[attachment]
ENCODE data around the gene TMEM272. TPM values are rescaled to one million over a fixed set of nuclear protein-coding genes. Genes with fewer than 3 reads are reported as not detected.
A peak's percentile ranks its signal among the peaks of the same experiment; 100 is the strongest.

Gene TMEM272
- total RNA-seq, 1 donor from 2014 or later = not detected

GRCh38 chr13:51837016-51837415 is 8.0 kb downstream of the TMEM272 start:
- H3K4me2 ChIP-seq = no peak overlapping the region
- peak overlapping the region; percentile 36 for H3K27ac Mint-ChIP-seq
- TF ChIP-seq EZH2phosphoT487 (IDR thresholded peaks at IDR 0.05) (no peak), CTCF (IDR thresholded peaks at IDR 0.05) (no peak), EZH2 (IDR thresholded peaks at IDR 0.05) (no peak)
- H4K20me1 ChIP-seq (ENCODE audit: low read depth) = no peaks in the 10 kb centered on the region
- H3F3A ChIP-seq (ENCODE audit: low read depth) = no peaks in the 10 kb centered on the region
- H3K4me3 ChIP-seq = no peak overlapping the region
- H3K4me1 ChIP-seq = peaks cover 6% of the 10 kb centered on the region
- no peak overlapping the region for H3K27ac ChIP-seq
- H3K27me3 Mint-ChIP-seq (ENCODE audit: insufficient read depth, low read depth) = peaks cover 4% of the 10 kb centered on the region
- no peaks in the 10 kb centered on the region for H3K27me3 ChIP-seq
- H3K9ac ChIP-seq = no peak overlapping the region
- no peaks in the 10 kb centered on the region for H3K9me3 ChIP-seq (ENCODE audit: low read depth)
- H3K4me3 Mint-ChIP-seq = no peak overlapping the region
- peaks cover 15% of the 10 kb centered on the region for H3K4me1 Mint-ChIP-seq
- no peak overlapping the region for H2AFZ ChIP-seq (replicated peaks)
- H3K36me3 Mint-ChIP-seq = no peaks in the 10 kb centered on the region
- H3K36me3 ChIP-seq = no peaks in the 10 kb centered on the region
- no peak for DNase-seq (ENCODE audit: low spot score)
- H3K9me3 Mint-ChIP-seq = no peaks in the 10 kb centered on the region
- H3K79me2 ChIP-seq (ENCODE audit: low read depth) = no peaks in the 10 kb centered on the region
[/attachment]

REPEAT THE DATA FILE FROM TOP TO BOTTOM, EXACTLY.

ENCODE data around the gene TMEM272. TPM values are rescaled to one million over a fixed set of nuclear protein-coding genes. Genes with fewer than 3 reads are reported as not detected.
A peak's percentile ranks its signal among the peaks of the same experiment; 100 is the strongest.

Gene TMEM272
- total RNA-seq, 1 donor from 2014 or later = not detected

GRCh38 chr13:51837016-51837415 is 8.0 kb downstream of the TMEM272 start:
- H3K4me2 ChIP-seq = no peak overlapping the region
- peak overlapping the region; percentile 36 for H3K27ac Mint-ChIP-seq
- TF ChIP-seq EZH2phosphoT487 (IDR thresholded peaks at IDR 0.05) (no peak), CTCF (IDR thresholded peaks at IDR 0.05) (no peak), EZH2 (IDR thresholded peaks at IDR 0.05) (no peak)
- H4K20me1 ChIP-seq (ENCODE audit: low read depth) = no peaks in the 10 kb centered on the region
- H3F3A ChIP-seq (ENCODE audit: low read depth) = no peaks in the 10 kb centered on the region
- H3K4me3 ChIP-seq = no peak overlapping the region
- H3K4me1 ChIP-seq = peaks cover 6% of the 10 kb centered on the region
- no peak overlapping the region for H3K27ac ChIP-seq
- H3K27me3 Mint-ChIP-seq (ENCODE audit: insufficient read depth, low read depth) = peaks cover 4% of the 10 kb centered on the region
- no peaks in the 10 kb centered on the region for H3K27me3 ChIP-seq
- H3K9ac ChIP-seq = no peak overlapping the region
- no peaks in the 10 kb centered on the region for H3K9me3 ChIP-seq (ENCODE audit: low read depth)
- H3K4me3 Mint-ChIP-seq = no peak overlapping the region
- peaks cover 15% of the 10 kb centered on the region for H3K4me1 Mint-ChIP-seq
- no peak overlapping the region for H2AFZ ChIP-seq (replicated peaks)
- H3K36me3 Mint-ChIP-seq = no peaks in the 10 kb centered on the region
- H3K36me3 ChIP-seq = no peaks in the 10 kb centered on the region
- no peak for DNase-seq (ENCODE audit: low spot score)
- H3K9me3 Mint-ChIP-seq = no peaks in the 10 kb centered on the region
- H3K79me2 ChIP-seq (ENCODE audit: low read depth) = no peaks in the 10 kb centered on the region